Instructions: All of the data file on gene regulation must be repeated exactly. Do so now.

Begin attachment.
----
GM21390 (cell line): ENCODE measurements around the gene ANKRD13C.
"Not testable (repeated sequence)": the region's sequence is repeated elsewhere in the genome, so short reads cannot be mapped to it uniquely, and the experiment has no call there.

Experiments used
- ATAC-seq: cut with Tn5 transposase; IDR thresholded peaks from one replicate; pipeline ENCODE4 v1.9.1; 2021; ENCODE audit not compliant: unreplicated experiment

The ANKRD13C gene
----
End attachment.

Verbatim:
GM21390 (cell line): ENCODE measurements around the gene ANKRD13C.
"Not testable (repeated sequence)": the region's sequence is repeated elsewhere in the genome, so short reads cannot be mapped to it uniquely, and the experiment has no call there.

Experiments used
- ATAC-seq: cut with Tn5 transposase; IDR thresholded peaks from one replicate; pipeline ENCODE4 v1.9.1; 2021; ENCODE audit not compliant: unreplicated experiment

The ANKRD13C gene